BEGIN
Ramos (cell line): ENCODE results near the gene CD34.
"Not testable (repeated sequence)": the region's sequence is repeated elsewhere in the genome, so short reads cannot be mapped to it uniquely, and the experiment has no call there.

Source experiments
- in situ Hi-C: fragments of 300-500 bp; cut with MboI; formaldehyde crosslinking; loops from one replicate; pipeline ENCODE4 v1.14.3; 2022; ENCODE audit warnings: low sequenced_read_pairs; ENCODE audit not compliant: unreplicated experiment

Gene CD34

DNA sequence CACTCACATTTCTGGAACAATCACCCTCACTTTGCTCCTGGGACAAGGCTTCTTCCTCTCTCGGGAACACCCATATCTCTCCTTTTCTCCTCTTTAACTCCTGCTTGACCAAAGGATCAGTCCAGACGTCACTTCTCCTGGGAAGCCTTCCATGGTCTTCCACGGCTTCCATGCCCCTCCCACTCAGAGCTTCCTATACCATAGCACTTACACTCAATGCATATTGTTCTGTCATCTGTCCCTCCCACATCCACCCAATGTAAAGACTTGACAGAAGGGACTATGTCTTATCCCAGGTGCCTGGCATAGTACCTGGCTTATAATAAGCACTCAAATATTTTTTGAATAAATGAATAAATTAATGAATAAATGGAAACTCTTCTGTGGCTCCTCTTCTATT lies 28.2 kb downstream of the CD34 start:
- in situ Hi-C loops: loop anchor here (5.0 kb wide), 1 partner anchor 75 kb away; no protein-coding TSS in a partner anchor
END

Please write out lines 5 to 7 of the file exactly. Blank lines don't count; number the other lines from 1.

Gene CD34

DNA sequence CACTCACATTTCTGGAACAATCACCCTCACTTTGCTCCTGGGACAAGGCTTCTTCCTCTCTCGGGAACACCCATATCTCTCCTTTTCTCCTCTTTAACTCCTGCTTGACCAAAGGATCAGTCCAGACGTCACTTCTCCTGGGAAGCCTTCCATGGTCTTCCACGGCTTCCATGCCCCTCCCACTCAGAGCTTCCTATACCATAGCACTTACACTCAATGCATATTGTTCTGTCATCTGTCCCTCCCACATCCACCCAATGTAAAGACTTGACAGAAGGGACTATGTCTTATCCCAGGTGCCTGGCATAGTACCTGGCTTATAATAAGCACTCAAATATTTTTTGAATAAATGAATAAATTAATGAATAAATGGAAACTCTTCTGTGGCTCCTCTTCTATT lies 28.2 kb downstream of the CD34 start:
- in situ Hi-C loops: loop anchor here (5.0 kb wide), 1 partner anchor 75 kb away; no protein-coding TSS in a partner anchor